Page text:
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Also Trevyn, shame you're in USA. Plenty of these plants over here. Good luck with the hunt. :) 

 

Yeah I hear it falls from the sky like rain in Oz.  

 

Mu sent me a sweet cut of Psycho0 so I keep my eye on the plant trading sub-forum.  Sooner or later somebody will hook a cat up.  If you stay in the barber shop long enough, you eventually get your hair cut, yeah?

 

Somebody just pinged me so I may be in luck already.  This place is the best.  

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The top view pretty much seals it that all are Scops. That rib structure doesn´t happen with Trichocereus pachanoi, at least not in this way. You can also see the bloated ribs, which shows all three are Bolivian Scop relatives. 

 

What am I looking for here E.G.?  From the top down view I mean.  

 

Take this cut for example.  Was sold as T. Santaensis but it looks a little Scoppy and a little pachy to me.  Or is it just a five ribbed pachanoi?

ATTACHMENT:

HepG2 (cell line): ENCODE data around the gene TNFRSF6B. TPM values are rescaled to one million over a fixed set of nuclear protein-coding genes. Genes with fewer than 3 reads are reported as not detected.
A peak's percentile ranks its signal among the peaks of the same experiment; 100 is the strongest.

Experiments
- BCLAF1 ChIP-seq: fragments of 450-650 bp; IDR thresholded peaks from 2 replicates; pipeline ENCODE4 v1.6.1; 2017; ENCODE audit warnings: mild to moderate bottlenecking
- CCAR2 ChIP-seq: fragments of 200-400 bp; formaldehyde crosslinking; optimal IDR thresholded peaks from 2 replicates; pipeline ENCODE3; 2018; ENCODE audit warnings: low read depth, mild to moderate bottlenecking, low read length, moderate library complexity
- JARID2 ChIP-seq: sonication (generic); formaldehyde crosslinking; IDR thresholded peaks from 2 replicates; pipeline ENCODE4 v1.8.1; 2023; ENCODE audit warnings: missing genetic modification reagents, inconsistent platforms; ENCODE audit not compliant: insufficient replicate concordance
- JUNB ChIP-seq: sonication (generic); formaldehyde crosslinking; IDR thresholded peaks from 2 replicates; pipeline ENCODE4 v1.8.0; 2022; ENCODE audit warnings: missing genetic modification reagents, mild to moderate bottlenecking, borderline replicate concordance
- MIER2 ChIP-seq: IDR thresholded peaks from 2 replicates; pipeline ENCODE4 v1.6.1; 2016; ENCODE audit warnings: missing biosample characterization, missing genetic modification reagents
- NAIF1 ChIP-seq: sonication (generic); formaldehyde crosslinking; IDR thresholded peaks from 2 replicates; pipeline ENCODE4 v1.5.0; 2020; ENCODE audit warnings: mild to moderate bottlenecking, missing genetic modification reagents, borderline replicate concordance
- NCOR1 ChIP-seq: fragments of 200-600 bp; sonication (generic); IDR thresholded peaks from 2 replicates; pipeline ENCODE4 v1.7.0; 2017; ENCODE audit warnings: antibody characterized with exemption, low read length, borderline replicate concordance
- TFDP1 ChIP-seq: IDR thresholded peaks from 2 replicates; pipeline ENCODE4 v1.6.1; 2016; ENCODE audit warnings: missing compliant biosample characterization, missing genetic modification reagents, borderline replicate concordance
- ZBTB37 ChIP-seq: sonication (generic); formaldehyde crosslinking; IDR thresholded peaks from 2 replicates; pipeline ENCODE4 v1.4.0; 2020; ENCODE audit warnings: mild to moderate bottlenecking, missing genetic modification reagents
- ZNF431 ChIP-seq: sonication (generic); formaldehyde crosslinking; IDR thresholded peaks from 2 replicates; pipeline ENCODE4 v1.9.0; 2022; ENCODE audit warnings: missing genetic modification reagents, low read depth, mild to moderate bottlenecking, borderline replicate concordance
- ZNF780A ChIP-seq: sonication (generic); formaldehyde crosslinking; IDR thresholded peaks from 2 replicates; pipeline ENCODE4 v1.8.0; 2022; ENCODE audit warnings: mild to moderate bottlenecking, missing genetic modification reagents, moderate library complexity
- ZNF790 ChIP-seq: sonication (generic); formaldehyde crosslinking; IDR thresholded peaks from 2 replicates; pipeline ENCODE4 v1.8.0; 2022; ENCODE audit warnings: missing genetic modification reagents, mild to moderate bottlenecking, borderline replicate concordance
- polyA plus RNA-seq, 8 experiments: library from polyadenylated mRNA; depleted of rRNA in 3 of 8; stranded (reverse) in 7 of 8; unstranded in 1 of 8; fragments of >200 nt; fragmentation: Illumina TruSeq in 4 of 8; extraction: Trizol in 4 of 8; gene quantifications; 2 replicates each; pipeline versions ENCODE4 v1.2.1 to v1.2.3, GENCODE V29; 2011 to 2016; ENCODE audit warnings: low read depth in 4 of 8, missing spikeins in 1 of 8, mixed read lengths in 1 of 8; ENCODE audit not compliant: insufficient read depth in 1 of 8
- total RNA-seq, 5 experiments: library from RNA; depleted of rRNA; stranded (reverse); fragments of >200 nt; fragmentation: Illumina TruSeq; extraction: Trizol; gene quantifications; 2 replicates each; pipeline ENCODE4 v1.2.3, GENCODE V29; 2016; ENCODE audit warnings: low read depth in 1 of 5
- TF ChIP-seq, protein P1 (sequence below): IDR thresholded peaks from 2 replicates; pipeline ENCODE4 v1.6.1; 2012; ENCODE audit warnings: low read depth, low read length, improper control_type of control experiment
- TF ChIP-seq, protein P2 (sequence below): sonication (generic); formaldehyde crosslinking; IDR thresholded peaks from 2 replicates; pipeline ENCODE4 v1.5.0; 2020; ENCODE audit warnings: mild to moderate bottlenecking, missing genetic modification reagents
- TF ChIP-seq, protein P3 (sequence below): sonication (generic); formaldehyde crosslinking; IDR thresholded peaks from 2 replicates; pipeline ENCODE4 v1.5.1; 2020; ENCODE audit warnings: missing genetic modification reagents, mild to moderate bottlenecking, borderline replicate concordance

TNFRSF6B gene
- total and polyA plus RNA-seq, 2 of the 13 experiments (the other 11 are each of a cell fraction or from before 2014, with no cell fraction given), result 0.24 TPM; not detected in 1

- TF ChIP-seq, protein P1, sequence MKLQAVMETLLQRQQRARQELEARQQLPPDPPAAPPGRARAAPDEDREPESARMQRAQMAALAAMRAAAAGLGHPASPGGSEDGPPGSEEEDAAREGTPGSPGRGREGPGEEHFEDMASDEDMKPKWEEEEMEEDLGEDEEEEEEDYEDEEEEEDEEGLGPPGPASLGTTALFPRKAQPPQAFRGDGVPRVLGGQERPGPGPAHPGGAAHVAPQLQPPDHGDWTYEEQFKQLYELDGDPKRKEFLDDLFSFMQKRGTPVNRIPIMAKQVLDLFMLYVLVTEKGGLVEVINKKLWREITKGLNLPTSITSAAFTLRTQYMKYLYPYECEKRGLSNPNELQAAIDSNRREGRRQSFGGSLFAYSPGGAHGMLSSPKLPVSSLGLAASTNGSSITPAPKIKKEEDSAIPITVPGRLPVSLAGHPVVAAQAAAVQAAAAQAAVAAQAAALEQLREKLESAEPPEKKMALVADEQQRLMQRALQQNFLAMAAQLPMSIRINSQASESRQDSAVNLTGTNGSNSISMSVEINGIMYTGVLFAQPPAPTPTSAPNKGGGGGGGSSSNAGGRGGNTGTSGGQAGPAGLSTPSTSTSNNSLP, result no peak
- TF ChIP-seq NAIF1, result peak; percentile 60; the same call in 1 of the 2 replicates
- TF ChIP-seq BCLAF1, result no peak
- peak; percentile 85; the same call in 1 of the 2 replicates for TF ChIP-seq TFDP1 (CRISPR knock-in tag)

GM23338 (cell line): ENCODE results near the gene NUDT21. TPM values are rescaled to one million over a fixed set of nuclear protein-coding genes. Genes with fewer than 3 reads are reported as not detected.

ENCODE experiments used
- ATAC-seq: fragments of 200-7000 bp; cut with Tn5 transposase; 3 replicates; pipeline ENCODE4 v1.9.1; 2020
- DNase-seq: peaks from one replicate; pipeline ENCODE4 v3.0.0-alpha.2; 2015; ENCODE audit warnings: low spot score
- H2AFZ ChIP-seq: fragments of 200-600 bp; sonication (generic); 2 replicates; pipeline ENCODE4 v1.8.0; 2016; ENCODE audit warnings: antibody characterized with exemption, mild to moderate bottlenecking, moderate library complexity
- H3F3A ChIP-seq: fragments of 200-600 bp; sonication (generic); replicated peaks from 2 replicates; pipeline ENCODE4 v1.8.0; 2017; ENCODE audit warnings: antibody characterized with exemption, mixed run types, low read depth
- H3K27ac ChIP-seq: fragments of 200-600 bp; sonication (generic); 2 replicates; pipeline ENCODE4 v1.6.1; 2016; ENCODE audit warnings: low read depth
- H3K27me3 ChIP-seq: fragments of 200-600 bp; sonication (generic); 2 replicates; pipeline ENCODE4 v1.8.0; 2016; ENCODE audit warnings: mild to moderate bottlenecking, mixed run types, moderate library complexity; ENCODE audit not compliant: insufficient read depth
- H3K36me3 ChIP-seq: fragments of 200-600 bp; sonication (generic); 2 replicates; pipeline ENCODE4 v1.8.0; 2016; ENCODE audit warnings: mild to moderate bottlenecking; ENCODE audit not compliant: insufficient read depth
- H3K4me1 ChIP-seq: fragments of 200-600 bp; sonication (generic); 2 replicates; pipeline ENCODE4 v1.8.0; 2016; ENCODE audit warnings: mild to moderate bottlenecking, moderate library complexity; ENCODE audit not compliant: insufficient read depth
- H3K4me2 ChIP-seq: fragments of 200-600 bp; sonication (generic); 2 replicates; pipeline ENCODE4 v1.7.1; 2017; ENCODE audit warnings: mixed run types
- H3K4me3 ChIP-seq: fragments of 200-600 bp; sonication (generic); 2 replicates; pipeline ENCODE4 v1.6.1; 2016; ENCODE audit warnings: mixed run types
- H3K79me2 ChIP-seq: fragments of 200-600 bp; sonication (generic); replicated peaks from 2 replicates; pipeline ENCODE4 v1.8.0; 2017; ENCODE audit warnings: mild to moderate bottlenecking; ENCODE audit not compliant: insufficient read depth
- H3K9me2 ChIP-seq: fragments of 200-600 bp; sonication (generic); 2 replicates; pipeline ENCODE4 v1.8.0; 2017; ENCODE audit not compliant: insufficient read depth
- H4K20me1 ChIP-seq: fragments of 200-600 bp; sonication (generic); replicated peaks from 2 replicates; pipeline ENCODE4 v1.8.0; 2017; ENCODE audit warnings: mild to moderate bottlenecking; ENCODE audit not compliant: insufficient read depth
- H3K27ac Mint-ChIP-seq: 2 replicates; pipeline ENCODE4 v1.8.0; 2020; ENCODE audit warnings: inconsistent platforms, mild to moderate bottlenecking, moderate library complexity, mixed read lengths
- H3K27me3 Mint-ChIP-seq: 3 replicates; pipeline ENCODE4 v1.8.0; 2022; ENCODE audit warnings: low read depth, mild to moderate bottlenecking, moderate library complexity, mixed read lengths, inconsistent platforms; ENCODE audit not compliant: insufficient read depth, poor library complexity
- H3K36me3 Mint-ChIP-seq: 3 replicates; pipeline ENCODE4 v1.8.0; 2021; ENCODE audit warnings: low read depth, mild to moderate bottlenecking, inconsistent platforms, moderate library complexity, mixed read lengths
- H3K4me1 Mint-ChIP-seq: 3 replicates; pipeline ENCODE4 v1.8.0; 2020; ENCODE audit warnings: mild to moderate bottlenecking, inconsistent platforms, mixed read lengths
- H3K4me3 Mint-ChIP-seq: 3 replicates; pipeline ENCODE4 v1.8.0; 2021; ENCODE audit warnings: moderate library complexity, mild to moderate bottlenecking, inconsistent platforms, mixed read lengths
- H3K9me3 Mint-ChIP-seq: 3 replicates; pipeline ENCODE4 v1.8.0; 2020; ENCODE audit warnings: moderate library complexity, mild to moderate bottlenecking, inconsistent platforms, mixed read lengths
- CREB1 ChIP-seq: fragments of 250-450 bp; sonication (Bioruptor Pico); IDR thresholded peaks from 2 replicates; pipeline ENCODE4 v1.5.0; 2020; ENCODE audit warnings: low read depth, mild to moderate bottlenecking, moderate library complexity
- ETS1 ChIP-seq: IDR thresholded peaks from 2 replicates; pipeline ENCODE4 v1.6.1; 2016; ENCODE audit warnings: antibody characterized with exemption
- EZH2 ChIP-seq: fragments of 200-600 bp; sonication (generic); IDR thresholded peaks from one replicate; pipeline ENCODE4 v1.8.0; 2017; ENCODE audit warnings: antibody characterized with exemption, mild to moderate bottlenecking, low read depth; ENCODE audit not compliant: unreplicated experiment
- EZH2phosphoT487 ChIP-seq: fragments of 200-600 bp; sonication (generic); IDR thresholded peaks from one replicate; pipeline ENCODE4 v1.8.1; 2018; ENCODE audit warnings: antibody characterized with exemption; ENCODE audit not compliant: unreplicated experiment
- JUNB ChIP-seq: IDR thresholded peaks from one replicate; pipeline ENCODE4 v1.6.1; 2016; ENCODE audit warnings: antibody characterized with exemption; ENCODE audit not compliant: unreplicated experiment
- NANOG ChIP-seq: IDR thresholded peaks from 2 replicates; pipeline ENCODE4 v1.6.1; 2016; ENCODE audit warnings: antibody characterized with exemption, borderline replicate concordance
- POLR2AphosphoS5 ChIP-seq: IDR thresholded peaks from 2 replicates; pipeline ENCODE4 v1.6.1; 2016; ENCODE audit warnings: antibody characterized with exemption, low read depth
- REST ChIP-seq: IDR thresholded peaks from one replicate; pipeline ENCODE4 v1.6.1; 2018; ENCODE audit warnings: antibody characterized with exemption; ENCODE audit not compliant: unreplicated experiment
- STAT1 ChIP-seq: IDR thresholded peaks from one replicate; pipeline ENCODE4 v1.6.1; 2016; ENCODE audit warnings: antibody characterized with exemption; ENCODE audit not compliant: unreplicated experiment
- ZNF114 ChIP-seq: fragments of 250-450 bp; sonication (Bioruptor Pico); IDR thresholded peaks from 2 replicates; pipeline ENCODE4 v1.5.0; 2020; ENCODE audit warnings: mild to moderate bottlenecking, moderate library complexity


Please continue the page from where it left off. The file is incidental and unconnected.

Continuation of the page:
s-l1600.jpg

 

s-l1600.jpg

 

 

 

 

Edited by Trevyn
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What am I looking for here E.G.?  From the top down view I mean.  

 

Take this cut for example.  Was sold as T. Santaensis but it looks a little Scoppy and a little pachy to me.  Or is it just a five ribbed pachanoi?

 

s-l1600.jpg

 

s-l1600.jpg

 

 

 

 

 

Hi Trevyn, it´s a little too early to tell. You should put the plant in a good soil and let it grow for a while. It could be a Scop, but Trichocereus santaensis definitely looks like this at a younger age too. They have a similar rib count as Trichocereus scopulicola. Where is it from? Only few sellers offer this species and most that do actually have the correct one. 

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i cant speak for cordobensis or rob or lance, but i know a guy who suggested that super ped was a rosei 1 cross of some kind. This person has a world of super ped and has done for many years so this suggestion has come from a long time of observing the plants, also in this persons garden rosei1 gets as fat as super ped.